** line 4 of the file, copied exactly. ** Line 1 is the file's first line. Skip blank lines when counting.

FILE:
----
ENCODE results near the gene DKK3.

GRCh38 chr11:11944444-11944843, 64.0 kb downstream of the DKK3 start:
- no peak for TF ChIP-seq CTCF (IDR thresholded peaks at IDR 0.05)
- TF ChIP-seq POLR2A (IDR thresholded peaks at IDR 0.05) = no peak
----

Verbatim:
- TF ChIP-seq POLR2A (IDR thresholded peaks at IDR 0.05) = no peak